What Is Mold?
Molds are one of the five Kingdoms of life on earth. The other four Kingdoms of life are: Plants, Animals, Monera (single cell organisms with no nucleus such as bacteria), and Protists (micro-organisms whose cells contain a nucleus such as algae).
Molds exist in every indoor and outdoor environment. The concerns to focus upon are the type of mold present, the quantity of mold present, and an individual’s own sensitivity. Some people have higher sensitivities than others to various molds. Therefore, and with good reason, there are no formally established or adopted limits for the type or levels of mold that are considered “acceptable”.
Mold is a microscopic organism which plays and important function by breaking down plant and animal matter. Molds outdoors can be found in shady and damp areas, or places where leaves and other vegetation is decomposing. Molds located indoor may grow on almost any surface as long as moisture, oxygen, and organic materials are present. The disturbance of mold causes the release of tiny cells called spores into the surrounding air. When spore settle on a new surface, the once again have the opportunity to grow and produce more spores.
Molds can be found almost anywhere; they can grow on virtually any organic substance, as long as moisture and oxygen are present. There are molds that can grow on wood, paper, carpet, foods, and insulation. When excessive moisture accumulates in buildings or on building materials, mold growth will often occur, particularly if the moisture problem remains undiscovered or unaddressed. It is impossible to eliminate all mold and mold spores in the indoor environment. However, mold growth can be controlled indoors by controlling moisture indoors.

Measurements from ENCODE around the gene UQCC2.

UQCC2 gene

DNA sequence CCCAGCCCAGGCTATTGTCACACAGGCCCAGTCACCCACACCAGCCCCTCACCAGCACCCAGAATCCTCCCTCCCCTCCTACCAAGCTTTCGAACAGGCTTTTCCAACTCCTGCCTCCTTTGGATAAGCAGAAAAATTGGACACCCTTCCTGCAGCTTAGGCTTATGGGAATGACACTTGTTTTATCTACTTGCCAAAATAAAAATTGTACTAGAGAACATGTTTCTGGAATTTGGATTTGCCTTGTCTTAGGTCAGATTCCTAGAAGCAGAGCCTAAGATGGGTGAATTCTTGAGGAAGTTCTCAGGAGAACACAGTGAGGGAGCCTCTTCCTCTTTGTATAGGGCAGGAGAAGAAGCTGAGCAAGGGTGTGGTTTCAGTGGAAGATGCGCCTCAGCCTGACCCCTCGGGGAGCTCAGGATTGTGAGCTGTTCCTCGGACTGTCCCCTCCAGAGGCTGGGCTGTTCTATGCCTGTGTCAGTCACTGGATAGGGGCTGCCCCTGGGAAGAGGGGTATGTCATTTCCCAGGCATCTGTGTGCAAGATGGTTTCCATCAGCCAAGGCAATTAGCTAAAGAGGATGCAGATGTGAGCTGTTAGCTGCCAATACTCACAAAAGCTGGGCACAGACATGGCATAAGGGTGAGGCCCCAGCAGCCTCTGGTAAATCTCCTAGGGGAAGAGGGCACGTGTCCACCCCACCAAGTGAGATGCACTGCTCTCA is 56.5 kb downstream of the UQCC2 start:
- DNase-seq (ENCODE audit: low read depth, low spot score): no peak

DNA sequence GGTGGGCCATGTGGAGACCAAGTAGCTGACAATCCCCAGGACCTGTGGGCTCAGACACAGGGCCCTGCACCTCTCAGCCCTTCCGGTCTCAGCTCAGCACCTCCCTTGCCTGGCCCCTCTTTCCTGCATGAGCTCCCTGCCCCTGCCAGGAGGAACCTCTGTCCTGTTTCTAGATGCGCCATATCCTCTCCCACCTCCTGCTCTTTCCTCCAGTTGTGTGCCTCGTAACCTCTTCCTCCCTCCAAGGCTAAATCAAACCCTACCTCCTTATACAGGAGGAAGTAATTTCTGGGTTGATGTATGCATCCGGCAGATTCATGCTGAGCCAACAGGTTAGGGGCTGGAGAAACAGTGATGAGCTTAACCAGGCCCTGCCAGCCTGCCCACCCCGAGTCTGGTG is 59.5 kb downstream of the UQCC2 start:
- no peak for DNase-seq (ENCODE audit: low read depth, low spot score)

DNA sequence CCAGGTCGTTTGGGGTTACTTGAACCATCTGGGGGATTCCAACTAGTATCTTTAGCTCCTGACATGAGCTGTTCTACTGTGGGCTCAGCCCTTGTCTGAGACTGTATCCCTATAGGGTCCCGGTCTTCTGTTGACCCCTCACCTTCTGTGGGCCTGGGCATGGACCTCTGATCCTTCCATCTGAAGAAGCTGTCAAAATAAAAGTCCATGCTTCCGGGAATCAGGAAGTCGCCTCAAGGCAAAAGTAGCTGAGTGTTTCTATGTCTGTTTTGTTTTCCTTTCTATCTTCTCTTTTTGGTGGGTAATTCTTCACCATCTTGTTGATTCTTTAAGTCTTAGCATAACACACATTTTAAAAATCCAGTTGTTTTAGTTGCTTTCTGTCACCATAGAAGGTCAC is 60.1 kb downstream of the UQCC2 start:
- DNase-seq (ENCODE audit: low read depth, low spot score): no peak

When mold spores land on a damp spot, they may begin growing and digesting whatever they are growing on in order to survive. Since molds gradually destroy the things they grow on, you can prevent damage to building materials and furnishings and save money by eliminating mold growth.
Moisture control is the key to mold control. Molds need both food and water to survive; since molds can digest most things, water is the factor that limits mold growth. Molds will often grow in damp or wet areas indoors. Common sites for indoor mold growth include bathroom tile, basement walls, areas around windows where moisture condenses, and near leaky water fountains or sinks. Common sources or causes of water or moisture problems include roof leaks, deferred maintenance, condensation associated with high humidity or cold spots in the building, localized flooding due to plumbing failures or heavy rains, slow leaks in plumbing fixtures, and malfunction or poor design of humidification systems. Uncontrolled humidity can also be a source of moisture leading to mold growth, particularly in hot, humid climates.
- Molds and problems
- How we test for mold
- How mold samples are analyzed
- Various mold types
- Additional resources about mold